I adore Rome! You work with a lot of modern Italian designers also. Tell me about them…
Initially it may seem curious that someone, who prides himself on being the quintessentially British jeweler, should be promoting so many Italian brands. Now this is not as curious as it seems in that, traditionally, there has long been an affinity between British and Italian culture. We are very sympathetic in our tastes and styles. Although the intrinsic reserve of the British woman has traditionally been overshadowed by the Italian, who wears her jewellery con brio, the British have caught up fast. Also, it has to be said that, whether it is architecture, clothes, shoes motor cars or jewellery, the Italian designers take a lot of beating.
MARCO BICEGO – hugely and internationally popular, his range is chic, timeless, and elegant. Bicego uses a range of techniques to achieve delicious textures and gem cuts.
VHERNIER – Unique in style and technique. This jewellery with its simple lines and bold contours exudes elegance and confidence. Vhernier customers are passionate about their jewellery as it epitomizes the very zenith of Italian design.
TAMARA COMOLLI – A very distinctive style in Boho chic. Instantly recognisable and is equally happy being worn for the grand occasion or informally with jeans.
VILLA (Milano) – A delightful fourth generation jeweller owned by the two Villa brothers whose exquisite designs and micro set diamond jewellery is quite breathtaking in its creativity. They have only one shop (in Milan) and we find ourselves in the very honoured position of having been chosen by them to be the sole representative world wide of their wonderful jewellery. Except for their cuff links which we do sell but which are also available elsewhere.
SCHOEFFEL PEARLS – During thirty years of selling pearls I have found Schoeffel to have the finest quality, widest range and the most competitive prices of any importers of pearls that I have come across.
We started Nigel Milne Ltd in 1979 when we opened our first shop on Mount Street. Both Cherry and I had several years experience within the jewellery business but focusing on different aspects. Cherry on more the administrative side and I on the creative, dealing and marketing side. Our initial principle was to sell original pieces from the nineteenth and early twentieth centuries. However, very shortly having made a name for ourselves as specialists in classic Edwardian jewellery, we were continually being asked if we could make jewellery in the same manner but larger. We then had to decide whether we were antique dealers or jewelers and very quickly chose the latter. So, whilst continuing to indulge my passion for antique and vintage jewellery without making direct copies of original pieces, we had very soon, built up a reputation for creating jewels in the style of the Edwardians and using the same techniques by which to achieve this look.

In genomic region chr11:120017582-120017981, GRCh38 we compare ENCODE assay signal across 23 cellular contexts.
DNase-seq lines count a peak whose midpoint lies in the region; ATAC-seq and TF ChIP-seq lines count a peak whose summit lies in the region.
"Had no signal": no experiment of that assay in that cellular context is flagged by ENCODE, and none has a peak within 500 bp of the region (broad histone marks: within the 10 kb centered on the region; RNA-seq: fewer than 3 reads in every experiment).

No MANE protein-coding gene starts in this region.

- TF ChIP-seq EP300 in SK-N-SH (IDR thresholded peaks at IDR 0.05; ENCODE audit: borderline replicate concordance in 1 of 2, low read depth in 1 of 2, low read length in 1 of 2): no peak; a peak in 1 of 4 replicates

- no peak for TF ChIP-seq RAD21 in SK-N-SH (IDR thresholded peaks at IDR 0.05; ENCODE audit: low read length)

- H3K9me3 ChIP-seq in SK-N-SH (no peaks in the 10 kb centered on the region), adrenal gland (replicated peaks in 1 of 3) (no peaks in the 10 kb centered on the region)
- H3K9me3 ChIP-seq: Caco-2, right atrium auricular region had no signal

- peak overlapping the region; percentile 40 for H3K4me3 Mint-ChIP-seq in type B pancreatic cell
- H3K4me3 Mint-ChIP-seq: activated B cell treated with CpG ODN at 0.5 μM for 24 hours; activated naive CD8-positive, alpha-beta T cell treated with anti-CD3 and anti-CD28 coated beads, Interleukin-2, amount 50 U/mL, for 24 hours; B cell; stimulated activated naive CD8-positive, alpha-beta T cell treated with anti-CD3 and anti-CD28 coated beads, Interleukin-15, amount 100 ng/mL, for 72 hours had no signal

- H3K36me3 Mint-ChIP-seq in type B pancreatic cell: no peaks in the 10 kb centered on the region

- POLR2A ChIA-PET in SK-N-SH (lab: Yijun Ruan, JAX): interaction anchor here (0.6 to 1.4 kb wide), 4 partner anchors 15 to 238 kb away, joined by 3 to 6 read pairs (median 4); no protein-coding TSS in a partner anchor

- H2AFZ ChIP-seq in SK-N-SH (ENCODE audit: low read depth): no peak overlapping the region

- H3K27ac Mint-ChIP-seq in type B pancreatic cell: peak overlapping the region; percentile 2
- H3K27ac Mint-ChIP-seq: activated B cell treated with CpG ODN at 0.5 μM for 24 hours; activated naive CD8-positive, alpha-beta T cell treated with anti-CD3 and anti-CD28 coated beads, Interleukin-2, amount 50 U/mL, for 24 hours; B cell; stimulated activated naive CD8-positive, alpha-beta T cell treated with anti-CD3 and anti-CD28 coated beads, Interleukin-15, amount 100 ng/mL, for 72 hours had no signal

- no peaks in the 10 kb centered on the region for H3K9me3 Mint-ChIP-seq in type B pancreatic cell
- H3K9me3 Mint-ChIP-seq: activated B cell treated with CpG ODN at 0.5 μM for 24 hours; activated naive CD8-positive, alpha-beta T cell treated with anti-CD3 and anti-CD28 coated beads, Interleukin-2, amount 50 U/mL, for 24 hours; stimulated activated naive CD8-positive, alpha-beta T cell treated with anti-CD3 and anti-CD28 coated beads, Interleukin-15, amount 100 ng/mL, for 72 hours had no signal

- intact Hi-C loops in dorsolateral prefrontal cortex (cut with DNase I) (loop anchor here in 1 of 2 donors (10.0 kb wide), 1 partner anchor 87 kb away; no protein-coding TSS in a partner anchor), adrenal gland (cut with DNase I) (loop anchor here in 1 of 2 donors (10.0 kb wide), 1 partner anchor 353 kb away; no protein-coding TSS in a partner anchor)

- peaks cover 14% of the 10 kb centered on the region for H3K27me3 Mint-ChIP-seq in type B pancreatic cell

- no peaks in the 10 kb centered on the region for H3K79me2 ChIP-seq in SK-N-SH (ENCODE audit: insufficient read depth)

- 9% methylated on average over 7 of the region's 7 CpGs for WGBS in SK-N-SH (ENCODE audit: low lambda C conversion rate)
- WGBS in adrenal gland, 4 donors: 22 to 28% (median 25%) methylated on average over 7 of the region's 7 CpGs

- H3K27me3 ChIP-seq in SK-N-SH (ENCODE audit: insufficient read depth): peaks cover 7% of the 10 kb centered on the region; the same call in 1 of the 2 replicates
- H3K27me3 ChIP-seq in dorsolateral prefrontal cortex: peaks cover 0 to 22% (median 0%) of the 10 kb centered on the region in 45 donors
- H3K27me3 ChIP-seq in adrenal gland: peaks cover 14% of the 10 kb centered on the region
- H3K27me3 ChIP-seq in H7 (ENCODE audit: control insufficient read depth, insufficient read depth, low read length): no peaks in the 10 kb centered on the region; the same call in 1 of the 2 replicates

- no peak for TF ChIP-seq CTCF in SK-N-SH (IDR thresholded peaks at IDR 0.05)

After two years we re-located to a new shop on the corner of Grafton Street and Albemarle Street. At this point we decided to expand our stock range by including silver objects and jewellery and also our first range of contemporary designs. Seventeen years later we moved to Jermyn Street and eleven years on from that, on the expiry of our lease, we moved to our current residency here at 12 a Piccadilly Arcade.
What is luxury?
To board an aeroplane and turn left, to be served with an eye- poppingly volatile dry martini, then to land in the Maldives to hear the siren sounds of Heidi Klum, Sienna Miller and Diane Kruger whispering in harmony, “ Nigel, is there anything we can do for you ?” as I recline on my chaise longue. – Or is that a description of Heaven?
Join Nigel Milne for an exhibition of Tamara Comolli’s spectacular colourful jewels…
Wednesday 18th – Thursday 19th April 2011 – Piccadilly Arcade
Tamara Comolli’s style can be described as casual, playful and luxurious – qualities which are reflected time and again in her inspirational collection of fine jewels.
Using only the highest quality gemstones and materials she sets exacting standards in the craftsmanship and originality of her designs. Among her signature pieces are superbly cut cabochon gemstone pendants in a spectrum of bright colours set in 18ct gold to be layered together on leather or 18ct gold chains, giving a thoroughly fresh and contemporary look to any outfit and occasion.
The Exhibition will run on Wednesday from 12am and finish at 4.30pm, and on Thursday from 11am – 6.30pm. All the jewellery will be available for purchase.
12a Piccadilly Arcade
London SW1Y 6NH
Tel: 020 7491 9201